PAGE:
MINNEAPOLIS -- Right-handed reliever Carter Capps is undergoing a steep learning curve in the Majors, but manager Eric Wedge would like him to throw a few more curves of his own to go along with the upper-90s fastball that figures as his calling card.

Capps, 22, made his seventh appearance on Wednesday and equaled his longest outing yet with two innings of work in relief of Jason Vargas. But 36 of his 39 pitches were fastballs and the Twins timed him up well enough to rack up three runs on four hits in his final inning as his ERA ballooned to 5.87.

"It should have been a good experience for him," said Wedge. "He was able to throw 35-40 pitches, but he has to use all his pitches. That was just way too many fastballs. He has a great fastball, but up here these big league hitters, it doesn't matter how hard you throw, they can turn it around."

Capps came in with one on and two out in the fifth and got Trevor Plouffe to line out to short, though it took him nine pitches. Two of those were curves, which Plouffe fouled off.

The hard-throwing right-hander needed just six pitches to retire the side in the sixth, all fastballs in the 98-mph range. But things got difficult after that.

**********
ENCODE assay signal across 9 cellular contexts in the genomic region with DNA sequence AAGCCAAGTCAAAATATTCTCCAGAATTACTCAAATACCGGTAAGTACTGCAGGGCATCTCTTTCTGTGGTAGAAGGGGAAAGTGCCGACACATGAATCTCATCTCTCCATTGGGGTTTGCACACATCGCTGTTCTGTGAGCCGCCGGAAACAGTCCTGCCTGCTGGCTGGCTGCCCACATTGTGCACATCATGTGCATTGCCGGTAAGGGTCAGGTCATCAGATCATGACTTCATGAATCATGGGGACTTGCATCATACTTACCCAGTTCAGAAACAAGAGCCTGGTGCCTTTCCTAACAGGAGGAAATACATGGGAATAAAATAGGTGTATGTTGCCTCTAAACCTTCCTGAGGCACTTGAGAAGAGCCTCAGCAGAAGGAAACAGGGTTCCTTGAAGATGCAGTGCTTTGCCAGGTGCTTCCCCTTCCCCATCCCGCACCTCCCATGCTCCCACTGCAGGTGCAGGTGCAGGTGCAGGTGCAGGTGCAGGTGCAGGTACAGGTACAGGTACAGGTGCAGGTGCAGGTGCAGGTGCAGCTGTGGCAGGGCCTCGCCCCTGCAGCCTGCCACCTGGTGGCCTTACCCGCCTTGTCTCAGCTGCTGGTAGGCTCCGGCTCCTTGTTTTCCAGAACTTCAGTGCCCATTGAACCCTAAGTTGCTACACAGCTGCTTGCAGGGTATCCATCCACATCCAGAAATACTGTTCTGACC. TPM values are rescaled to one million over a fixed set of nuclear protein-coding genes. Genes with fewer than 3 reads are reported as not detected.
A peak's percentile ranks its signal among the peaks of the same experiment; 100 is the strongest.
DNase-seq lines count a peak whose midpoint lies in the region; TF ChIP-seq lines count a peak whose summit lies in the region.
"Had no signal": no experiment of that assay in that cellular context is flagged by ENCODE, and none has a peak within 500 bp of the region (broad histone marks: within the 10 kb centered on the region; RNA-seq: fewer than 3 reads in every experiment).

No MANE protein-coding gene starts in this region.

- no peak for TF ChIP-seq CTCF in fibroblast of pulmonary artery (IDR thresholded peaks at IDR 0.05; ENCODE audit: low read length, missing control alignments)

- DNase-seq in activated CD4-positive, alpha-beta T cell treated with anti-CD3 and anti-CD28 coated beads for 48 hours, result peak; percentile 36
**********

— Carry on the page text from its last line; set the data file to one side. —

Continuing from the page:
He fired eight straight heaters at Joe Mauer leading off the seventh, including one that hit 100 mph, with the Twins catcher fighting him off and finally turning around a 98-mph offering and tripling over the head of Chone Figgins in center.

Capps used just one curveball the rest of the inning, with Josh Willingham driving it for a sacrifice fly to score Mauer, and then threw nothing but fastballs with his final 14 pitches -- giving up three hits to the next four batters -- before Wedge brought in Lucas Luetge.

"He's got a good breaking ball and a changeup he can utilize, especially to left-handers," Wedge said. "So hopefully he learned something."

Saunders expected back in Mariners lineup Friday

MINNEAPOLIS -- Michael Saunders had hoped to get back into the lineup at some point this week against the Twins, but the Mariners outfielder instead is pointed toward returning when Seattle opens a nine-game homestand Friday against the Angels at Safeco Field.

Saunders sat out his sixth straight game on Thursday since straining his right groin muscle in a ninth-inning collision with Eric Thames in the outfield in last Friday's 9-8 loss to the White Sox at U.S. Cellular Field.

Manager Eric Wedge said Saunders was very close to being ready, but the decision was made to give him one more day to make sure he's 100 percent to go on Friday night.

"We just feel like he needs a day of rest, he's been pushing so hard to come back," Wedge said prior to Thursday's finale with the Twins. "The best opportunity for him to play in the outfield tomorrow and play an entire game would be to give him some time today. We plan on him being in the outfield tomorrow."

Franklin Gutierrez was back in center field for Thursday's 10:10 a.m. PT getaway game after sitting out Wednesday's 10-0 loss to rest his legs as he eases his way back from a two-month absence following a concussion.